Conductor is a physical medium to carry electrical energy form one place to other. It is an important component of overhead and underground electrical transmission and distribution systems. The choice of conductor depends on the cost and efficiency. An ideal conductor has following features.
- It has maximum electrical conductivity.
- It has high tensile strength so that it can withstand mechanical stresses.
- It has least specific gravity i.e. weight/unit volume.
- It has least cost without sacrificing other factors.
Types of Overhead Conductor
In early days copper ‘Cu’ conductors was used for transmitting energy in stranded hard drawn form to increase tensile strength. But now it has been replaced by aluminum ‘Al’ due to following reasons:
- It has lesser cost than copper.
- It offers larger diameter for same amount of current which reduces corona.
Corona: is ionization of air due to higher voltage (usually voltage above critical voltage) which causes violet light around the conductor and hissing sound. It also produces ozone gas therefore it is undesirable condition.
Aluminium also has some disadvantages over copper i.e.
- It has lesser conductivity.
- It has larger diameter which increase surface area to air pressure thus it swings more in air than copper so larger cross arms required which increases the cost.
- It has lesser tensile strength ultimately larger sag.
- It has lesser specific gravity (2.71gm/cc) than copper (8.9 gm/cc) cc = cubic centimeter.
Due to lower tensile strength aluminium is used with some other materials or its alloys
AAC (All Aluminium Conductor)
- It has lesser strength and more sag per span length than any other category.
- Therefore, it is used for lesser span i.e. it is applicable at distribution level.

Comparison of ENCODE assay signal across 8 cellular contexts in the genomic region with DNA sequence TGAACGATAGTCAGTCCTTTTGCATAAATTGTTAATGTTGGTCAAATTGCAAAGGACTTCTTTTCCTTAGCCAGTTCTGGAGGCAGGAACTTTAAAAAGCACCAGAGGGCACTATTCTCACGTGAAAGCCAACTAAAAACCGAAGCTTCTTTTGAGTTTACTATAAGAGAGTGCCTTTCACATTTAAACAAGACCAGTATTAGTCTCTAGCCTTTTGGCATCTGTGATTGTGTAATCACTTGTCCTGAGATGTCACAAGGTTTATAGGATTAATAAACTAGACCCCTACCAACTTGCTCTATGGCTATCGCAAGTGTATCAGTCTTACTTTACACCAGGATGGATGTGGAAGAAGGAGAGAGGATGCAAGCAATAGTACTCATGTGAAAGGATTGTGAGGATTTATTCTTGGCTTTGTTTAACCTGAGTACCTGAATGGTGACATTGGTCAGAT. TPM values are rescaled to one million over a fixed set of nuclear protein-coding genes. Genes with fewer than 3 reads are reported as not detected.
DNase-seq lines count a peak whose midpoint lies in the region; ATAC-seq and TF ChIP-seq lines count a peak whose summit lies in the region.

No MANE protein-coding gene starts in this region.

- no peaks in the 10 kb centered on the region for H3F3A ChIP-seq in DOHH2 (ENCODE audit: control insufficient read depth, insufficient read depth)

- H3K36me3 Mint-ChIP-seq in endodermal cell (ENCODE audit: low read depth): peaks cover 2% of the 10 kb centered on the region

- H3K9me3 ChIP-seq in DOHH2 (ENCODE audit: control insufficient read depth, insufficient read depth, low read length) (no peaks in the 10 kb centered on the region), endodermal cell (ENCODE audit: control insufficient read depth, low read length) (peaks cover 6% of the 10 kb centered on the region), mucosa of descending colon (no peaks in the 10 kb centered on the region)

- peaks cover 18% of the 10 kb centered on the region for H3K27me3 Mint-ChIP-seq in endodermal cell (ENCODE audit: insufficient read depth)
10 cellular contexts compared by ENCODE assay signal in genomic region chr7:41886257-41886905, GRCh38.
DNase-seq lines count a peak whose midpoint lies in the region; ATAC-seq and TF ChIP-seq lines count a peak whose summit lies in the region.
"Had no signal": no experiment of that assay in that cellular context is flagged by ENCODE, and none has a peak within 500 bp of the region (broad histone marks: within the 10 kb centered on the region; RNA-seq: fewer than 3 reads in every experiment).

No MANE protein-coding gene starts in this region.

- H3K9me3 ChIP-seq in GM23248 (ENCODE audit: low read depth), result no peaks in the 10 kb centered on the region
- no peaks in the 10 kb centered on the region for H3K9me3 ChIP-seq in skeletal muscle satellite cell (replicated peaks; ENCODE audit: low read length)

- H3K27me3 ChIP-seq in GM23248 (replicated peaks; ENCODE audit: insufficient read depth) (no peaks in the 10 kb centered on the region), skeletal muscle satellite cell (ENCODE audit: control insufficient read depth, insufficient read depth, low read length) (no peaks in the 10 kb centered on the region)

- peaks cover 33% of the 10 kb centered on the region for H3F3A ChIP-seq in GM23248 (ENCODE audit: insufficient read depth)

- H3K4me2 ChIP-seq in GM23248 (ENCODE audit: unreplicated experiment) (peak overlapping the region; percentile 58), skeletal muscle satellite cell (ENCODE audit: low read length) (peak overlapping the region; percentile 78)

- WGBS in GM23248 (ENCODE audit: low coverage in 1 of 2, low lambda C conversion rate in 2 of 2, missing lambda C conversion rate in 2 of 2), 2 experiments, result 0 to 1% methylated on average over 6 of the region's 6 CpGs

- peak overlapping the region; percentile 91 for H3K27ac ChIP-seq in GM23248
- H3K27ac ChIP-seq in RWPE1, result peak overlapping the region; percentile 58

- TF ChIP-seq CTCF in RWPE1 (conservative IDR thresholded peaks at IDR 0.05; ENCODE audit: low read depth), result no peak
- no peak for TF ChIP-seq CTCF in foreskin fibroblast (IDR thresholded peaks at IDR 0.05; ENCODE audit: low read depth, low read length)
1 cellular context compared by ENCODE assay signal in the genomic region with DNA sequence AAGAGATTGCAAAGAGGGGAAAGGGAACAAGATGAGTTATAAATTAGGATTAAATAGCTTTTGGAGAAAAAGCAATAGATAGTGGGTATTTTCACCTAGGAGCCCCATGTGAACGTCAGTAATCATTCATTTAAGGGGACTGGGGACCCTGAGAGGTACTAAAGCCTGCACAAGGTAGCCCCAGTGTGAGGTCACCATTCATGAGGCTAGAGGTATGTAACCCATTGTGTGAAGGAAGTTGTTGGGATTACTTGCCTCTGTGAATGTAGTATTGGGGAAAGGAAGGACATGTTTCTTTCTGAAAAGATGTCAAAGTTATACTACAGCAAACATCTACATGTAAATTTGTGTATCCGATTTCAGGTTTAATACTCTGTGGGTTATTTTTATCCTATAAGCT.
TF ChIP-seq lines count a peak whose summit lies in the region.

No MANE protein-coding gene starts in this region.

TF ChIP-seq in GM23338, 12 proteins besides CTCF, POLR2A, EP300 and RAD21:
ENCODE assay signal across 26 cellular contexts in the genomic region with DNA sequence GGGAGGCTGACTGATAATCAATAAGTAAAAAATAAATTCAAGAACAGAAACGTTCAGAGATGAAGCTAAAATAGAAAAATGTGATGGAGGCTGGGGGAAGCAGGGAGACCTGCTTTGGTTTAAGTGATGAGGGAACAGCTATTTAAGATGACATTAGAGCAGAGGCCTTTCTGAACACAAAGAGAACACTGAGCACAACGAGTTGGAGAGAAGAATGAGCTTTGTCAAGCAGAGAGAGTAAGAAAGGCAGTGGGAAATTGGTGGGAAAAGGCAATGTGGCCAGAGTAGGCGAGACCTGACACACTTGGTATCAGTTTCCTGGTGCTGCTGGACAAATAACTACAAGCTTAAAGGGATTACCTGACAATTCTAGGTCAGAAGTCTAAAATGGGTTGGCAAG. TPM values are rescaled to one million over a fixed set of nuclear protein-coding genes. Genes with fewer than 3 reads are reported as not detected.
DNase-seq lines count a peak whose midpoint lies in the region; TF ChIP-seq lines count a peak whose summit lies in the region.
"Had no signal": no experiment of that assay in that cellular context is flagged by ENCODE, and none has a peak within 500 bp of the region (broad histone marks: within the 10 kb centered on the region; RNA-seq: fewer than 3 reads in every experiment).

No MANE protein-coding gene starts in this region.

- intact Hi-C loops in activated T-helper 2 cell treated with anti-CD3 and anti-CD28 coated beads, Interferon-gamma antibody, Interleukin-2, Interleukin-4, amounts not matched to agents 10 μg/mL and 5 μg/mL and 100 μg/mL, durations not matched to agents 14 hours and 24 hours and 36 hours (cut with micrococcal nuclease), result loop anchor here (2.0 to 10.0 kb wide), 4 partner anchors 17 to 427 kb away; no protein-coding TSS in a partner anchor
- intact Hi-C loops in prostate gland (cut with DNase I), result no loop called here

- It has slightly better conductivity at lower voltages than ACSR i.e. at distribution level
- Cost of ACSR is equal to AAC.
ACAR (Aluminium Conductor, Aluminium Reinforce)
- It is cheaper than AAAC but pro to corrosion.
- It is most expansive.
AAAC (All Aluminium Alloy Conductor)
- It has same construction as AAC except the alloy.
- Its strength is equal to ACSR but due to absence of steel it is light in weight.
- The presence of formation of alloy makes it expensive.
- Due to stronger tensile strength than AAC, it is used for longer spans.
- It can be used in distribution level i.e. river crossing.
- It has lesser sag than AAC.
- The difference between ACSR and AAAC is the weight. Being lighter in weight, it is used in transmission and sub-transmission where lighter support structure is required such as mountains, swamps etc.
ACSR (Aluminium Conductor Steel Reinforced)
- It is used for longer spans keeping sag minimum.
- It may consist of 7 or 19 strands of steel surrounding by aluminium strands concentrically. The number of strands are shown by x/y/z, where ‘x’ is number of aluminium strands, ‘y’ is number of steel strands and ‘z’ is diameter of each strand.
- Strands provide flexibility, prevent breakage and minimize skin effect.
- The number of strands depends on the application, they may be 7, 19, 37, 61, 91 or more.
- If the Al and St strands are separated by a filler such as paper then this kind of ACSR is used in EHV lines and called expanded ACSR.
- Expanded ACSR has larger diameter and hence lower corona losses.
IACS (International Annealed Copper Stand)
- It is 100% pure conductor and it is standard for reference.